A Defender of Faith: Christianity and the Monarchy
by Arthur Sibanda | 10 October 2022 |
Over weeks since the death of the longest-serving British monarch, Elizabeth II, I have watched with keen interest the geopolitical arguments as people try to reflect on her legacy. Grief is of course to be expected from those who are directly related to her, as well as those who live in the United Kingdom and allied nations. But there doesn’t seem to be a consensus on what her legacy should be in light of the past colonial history of the British empire.
In the Shona language we use the words “wafa wanaka,” meaning that when someone dies people often choose to focus on their positive traits and never on the negative, out of respect. Perhaps this is why some have felt that any scrutiny of the monarchy now is ill-timed. Possibly the sentiments are that whatever concerns are being raised should have come when she was still living and could respond to them. There are understandable concerns about whether the monarchical system will continue to have the same appeal it had enjoyed in the past seventy plus years, and whether some in the kingdom will now seek independence from the British crown. Certainly her heir, King Charles III, has a mammoth task to fill the shoes of his late mother, who seems over decades to have become an essential moral structure of the United Kingdom.
Faith and monarchy
But as I watched the funeral procession, I chose to reflect on the religious legacy of the monarchy which, like the monarchy itself, is fragile right now. As I heard the phrase “God save the king” pronounced as the king greeted mourners lined outside the palace, as well as during the televised regal ceremony, I wondered if this phrase had not now become a cliché. Many who uttered these words were oblivious that while seemingly expressing their own loyalty and devotion to the new monarch, they were in the same breath invoking the name of God whom they had long relegated out of their lives.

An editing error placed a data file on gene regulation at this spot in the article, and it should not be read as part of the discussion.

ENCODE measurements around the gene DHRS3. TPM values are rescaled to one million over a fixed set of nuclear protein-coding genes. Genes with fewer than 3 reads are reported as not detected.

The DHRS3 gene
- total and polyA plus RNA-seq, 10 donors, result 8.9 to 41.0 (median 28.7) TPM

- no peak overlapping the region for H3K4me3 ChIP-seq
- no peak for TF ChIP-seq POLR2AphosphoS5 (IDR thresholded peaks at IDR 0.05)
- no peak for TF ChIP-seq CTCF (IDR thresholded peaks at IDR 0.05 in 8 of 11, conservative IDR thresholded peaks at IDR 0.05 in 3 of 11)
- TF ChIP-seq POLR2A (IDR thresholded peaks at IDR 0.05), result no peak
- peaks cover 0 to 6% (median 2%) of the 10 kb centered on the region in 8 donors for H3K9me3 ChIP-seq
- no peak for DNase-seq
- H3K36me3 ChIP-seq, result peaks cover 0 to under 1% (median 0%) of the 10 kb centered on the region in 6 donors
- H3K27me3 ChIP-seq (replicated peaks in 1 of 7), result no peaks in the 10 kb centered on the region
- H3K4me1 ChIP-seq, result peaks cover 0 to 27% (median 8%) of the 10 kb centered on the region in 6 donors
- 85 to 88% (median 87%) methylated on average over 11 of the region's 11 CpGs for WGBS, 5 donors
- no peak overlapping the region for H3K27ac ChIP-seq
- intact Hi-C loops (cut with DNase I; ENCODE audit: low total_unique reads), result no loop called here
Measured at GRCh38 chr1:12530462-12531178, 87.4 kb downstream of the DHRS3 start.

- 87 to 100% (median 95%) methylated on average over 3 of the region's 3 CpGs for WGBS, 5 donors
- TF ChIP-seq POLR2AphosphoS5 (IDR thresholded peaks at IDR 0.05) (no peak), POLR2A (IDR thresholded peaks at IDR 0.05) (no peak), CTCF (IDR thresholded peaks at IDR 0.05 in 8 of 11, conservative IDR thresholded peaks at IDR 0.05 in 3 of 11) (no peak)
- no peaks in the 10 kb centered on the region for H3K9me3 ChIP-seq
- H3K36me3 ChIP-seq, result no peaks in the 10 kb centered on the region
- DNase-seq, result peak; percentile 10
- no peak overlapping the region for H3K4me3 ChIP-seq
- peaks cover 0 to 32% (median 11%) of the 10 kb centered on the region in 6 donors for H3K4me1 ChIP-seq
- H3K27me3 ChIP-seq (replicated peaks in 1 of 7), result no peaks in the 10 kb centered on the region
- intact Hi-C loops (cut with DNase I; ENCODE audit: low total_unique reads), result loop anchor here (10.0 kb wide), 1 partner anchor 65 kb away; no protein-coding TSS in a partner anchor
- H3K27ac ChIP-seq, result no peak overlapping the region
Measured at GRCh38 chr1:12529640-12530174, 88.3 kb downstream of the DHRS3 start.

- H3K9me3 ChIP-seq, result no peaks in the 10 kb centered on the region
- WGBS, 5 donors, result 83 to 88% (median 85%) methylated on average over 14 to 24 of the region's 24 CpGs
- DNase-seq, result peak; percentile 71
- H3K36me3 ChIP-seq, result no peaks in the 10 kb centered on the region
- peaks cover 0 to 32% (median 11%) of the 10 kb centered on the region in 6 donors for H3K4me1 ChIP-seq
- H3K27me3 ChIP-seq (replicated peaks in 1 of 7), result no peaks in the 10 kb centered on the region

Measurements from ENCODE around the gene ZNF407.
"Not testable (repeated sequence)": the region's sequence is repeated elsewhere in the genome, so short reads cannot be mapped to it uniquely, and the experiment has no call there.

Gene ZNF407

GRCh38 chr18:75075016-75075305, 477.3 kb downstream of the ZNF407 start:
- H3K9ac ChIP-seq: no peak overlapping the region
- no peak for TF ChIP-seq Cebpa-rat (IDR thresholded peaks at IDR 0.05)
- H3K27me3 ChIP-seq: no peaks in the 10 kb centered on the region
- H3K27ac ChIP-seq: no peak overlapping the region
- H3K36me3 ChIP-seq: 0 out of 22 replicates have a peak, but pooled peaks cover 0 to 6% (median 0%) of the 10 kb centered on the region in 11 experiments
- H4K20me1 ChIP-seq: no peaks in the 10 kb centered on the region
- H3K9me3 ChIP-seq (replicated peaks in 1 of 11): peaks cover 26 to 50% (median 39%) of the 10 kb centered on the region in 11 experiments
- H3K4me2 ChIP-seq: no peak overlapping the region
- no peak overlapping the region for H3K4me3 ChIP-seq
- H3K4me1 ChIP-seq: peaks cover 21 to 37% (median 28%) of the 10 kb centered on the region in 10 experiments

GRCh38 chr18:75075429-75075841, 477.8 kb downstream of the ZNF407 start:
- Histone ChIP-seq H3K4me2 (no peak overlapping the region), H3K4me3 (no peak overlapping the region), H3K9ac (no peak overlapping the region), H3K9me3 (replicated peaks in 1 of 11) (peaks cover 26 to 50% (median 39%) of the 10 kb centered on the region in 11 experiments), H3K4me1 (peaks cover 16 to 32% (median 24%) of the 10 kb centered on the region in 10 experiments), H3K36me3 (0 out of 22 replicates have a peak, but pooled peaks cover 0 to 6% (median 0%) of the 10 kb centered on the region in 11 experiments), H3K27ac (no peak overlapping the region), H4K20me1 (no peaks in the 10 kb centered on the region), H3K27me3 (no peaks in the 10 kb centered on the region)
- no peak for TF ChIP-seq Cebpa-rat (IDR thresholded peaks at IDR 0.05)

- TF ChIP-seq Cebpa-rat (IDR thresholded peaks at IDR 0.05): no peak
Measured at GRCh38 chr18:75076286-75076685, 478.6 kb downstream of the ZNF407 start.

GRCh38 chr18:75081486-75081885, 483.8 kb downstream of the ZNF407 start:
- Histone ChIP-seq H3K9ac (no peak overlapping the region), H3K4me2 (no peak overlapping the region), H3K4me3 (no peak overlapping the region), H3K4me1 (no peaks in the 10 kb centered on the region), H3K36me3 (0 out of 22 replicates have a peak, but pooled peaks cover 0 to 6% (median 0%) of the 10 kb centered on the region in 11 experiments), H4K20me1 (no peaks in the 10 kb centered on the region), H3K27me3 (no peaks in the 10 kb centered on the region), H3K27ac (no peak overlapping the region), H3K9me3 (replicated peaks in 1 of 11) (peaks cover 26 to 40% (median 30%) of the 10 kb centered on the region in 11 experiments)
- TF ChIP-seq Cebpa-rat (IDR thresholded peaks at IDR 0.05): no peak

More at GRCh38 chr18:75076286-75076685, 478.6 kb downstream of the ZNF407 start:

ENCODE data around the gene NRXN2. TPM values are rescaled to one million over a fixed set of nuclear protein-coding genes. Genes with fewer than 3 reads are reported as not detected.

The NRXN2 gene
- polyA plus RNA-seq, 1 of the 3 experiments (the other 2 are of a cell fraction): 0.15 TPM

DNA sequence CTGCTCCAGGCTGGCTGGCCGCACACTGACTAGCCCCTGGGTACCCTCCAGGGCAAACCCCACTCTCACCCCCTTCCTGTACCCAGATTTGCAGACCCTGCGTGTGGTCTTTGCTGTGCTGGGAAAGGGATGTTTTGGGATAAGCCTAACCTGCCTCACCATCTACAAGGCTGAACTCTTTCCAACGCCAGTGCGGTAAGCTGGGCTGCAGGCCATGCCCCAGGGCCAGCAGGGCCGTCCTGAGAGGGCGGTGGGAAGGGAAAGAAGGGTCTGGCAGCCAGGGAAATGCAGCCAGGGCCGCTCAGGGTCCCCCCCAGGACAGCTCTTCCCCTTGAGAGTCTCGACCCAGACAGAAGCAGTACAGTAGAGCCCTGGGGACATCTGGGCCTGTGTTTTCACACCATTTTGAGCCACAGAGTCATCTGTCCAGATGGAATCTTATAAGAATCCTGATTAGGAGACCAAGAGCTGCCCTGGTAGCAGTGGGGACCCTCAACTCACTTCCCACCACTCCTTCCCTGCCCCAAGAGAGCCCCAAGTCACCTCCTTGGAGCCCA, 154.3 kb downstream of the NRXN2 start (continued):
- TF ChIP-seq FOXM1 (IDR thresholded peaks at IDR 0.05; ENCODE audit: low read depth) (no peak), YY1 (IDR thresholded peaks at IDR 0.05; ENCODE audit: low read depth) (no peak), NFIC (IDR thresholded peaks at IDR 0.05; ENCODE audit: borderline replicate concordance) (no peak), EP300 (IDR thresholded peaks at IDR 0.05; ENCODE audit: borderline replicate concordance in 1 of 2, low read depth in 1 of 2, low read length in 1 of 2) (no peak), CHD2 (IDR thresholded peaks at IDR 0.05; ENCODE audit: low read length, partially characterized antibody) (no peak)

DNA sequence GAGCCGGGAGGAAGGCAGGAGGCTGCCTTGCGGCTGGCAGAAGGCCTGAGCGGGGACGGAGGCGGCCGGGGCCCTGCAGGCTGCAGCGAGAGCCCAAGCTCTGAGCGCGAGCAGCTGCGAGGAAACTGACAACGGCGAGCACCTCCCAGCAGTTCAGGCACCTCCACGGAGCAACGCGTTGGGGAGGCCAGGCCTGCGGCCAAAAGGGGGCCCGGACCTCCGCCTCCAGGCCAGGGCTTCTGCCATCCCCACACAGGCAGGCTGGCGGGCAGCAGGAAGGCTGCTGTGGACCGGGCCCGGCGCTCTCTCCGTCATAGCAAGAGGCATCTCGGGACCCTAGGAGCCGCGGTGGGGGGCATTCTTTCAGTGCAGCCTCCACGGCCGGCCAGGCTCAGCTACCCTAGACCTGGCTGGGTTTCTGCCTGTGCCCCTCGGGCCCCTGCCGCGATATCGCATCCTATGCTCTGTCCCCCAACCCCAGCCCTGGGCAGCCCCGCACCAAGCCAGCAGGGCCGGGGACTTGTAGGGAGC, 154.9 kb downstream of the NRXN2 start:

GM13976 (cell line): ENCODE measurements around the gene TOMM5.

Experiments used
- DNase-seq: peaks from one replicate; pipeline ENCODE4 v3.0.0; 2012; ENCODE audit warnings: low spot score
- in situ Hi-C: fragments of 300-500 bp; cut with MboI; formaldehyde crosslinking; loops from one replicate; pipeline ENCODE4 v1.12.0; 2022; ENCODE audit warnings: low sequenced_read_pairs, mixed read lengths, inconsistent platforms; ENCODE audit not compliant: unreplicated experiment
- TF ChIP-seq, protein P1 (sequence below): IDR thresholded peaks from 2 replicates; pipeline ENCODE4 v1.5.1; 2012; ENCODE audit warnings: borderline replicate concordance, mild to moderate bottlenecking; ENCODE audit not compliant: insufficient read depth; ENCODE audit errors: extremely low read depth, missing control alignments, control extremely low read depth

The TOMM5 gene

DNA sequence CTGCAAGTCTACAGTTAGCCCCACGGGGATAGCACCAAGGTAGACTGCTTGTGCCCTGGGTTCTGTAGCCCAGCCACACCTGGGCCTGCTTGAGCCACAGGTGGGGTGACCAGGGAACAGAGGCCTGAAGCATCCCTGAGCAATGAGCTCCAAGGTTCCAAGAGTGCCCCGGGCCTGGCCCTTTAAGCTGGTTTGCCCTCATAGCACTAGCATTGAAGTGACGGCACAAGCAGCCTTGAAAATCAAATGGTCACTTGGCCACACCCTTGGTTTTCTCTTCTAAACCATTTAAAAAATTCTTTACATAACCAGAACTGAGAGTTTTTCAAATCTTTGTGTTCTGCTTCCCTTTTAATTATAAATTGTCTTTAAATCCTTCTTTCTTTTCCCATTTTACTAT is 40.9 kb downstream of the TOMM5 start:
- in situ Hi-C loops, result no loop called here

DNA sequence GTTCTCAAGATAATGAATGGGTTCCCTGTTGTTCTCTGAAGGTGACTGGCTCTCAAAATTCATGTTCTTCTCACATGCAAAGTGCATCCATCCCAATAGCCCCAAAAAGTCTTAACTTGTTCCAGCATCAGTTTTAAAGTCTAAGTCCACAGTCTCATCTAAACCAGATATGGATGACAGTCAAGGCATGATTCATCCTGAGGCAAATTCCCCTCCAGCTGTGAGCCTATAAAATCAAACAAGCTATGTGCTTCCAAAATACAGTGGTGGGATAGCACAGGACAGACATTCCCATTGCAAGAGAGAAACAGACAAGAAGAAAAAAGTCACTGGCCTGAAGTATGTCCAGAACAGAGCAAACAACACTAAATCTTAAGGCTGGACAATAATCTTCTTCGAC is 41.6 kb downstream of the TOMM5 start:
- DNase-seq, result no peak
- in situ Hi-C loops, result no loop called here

I say this because the funeral of the queen has highlighted an often-neglected aspect of the United Kingdom: its state religion. From the bright and colorful priestly robes, the serene and enthralling music from the choir, and the impressive architecture of Westminster Abbey, one could have mistakenly thought religion was at the forefront of this culture.
But just like the monarchy, religion has devolved into a sentimental cultural emblem, to which relatively few of the late Queen’s and new King’s subjects are still personally connected.
Even amidst a growing number of voices who feel the monarchy has seen its day, a sizable number still appear to support it. But the religion that the Queen, and now the King, are sworn to protect has devolved into an unwanted stepchild. In a land famed for being part of the Protestant Reformation, the homeland of the church to which the world owes the famous King James Version of the Bible, Christianity has lost its hold on society. Buildings which once were full every Sunday are mostly empty. Some have been turned into concert halls, boutiques or pubs. English society has become secular, inclined towards agnosticism and atheism. Those church buildings that are still functional have almost no young people except for immigrants from former colonies.